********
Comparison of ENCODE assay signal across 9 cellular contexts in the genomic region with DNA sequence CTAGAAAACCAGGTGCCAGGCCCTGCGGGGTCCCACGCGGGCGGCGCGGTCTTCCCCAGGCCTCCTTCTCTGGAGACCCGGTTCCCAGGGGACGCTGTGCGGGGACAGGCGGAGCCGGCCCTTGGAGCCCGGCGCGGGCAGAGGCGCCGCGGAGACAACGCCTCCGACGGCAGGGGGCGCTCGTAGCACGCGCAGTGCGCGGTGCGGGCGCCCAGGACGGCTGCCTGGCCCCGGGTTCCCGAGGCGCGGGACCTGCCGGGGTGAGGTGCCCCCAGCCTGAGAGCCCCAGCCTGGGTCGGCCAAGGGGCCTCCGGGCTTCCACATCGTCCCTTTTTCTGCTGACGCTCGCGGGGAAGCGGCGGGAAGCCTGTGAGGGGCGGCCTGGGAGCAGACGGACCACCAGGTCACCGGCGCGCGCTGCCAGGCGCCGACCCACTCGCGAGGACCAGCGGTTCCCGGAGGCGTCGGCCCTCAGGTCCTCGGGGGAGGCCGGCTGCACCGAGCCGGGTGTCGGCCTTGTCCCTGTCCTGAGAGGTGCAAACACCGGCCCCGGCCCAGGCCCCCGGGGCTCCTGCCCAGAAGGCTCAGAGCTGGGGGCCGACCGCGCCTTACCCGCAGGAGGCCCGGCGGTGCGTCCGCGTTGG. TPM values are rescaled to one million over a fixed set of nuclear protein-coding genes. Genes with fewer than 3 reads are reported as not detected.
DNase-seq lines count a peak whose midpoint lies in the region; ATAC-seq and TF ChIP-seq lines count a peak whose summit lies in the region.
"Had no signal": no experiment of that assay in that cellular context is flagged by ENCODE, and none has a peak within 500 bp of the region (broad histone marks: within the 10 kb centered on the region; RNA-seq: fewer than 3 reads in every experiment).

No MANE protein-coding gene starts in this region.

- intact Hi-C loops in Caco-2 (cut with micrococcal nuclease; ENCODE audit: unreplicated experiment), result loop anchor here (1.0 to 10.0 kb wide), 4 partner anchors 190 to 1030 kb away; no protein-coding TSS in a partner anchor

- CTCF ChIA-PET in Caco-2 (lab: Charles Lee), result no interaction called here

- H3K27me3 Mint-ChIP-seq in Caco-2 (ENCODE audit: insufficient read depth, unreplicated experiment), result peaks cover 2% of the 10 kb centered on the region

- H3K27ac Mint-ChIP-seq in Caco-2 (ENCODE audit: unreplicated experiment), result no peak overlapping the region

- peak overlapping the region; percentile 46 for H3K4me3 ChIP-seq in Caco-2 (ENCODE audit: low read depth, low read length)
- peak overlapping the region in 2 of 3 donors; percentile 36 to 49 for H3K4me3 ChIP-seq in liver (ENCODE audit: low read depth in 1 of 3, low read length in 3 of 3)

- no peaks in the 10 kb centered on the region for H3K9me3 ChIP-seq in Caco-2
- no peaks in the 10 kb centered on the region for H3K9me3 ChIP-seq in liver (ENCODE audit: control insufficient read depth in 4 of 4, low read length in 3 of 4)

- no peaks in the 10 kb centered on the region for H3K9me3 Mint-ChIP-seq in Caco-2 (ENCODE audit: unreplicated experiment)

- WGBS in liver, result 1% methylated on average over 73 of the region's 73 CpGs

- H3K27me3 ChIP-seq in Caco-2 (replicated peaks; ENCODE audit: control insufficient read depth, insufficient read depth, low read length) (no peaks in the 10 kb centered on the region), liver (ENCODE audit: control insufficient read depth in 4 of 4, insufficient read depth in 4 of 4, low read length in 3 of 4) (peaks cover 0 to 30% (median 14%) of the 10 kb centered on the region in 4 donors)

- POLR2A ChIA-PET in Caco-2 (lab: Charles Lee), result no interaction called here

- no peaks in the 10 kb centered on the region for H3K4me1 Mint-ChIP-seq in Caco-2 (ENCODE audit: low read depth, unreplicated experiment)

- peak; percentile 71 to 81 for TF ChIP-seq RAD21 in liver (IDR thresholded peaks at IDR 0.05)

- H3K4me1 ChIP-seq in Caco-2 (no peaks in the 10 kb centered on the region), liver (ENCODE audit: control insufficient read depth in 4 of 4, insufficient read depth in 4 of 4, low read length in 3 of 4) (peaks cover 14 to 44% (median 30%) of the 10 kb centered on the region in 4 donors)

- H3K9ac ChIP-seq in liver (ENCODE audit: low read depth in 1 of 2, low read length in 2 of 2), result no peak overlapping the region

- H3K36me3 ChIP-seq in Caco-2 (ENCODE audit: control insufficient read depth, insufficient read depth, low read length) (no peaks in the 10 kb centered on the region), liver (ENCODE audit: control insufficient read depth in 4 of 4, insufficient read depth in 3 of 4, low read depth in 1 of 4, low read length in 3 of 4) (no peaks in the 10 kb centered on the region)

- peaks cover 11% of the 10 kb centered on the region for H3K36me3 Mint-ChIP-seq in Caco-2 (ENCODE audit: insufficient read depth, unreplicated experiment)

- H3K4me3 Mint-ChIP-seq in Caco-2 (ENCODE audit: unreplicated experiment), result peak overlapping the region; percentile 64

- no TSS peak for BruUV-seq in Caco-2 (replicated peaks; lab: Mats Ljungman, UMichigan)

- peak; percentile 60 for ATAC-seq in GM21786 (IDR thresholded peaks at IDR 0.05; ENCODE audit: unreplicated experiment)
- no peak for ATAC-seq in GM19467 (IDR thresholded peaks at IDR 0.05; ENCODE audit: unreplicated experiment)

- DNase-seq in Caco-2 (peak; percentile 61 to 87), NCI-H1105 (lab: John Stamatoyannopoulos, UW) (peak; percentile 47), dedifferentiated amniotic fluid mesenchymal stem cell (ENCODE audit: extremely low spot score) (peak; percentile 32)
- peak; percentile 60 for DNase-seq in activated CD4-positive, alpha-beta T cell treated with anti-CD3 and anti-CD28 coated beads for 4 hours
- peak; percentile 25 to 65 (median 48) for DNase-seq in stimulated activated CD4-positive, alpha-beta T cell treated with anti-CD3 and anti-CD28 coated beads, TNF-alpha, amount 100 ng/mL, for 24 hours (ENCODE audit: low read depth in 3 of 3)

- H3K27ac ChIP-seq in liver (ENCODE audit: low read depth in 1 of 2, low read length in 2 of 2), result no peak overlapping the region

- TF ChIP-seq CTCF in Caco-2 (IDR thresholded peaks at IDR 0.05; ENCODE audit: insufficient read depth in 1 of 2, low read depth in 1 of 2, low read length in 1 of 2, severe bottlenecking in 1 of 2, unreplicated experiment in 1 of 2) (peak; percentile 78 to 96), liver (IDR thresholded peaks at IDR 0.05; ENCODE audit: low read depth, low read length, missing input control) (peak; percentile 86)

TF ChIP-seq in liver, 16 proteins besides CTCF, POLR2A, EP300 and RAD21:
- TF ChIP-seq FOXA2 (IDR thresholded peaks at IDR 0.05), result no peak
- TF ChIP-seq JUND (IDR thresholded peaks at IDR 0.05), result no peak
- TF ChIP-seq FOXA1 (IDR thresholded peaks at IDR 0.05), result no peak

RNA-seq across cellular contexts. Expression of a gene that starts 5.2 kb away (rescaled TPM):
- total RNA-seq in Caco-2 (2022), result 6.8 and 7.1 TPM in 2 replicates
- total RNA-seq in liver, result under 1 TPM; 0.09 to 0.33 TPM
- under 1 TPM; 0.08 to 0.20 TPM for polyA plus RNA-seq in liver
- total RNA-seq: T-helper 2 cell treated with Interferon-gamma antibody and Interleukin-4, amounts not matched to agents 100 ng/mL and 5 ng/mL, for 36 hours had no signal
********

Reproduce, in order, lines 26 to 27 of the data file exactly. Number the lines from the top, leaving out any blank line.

- no peak for ATAC-seq in GM19467 (IDR thresholded peaks at IDR 0.05; ENCODE audit: unreplicated experiment)

- DNase-seq in Caco-2 (peak; percentile 61 to 87), NCI-H1105 (lab: John Stamatoyannopoulos, UW) (peak; percentile 47), dedifferentiated amniotic fluid mesenchymal stem cell (ENCODE audit: extremely low spot score) (peak; percentile 32)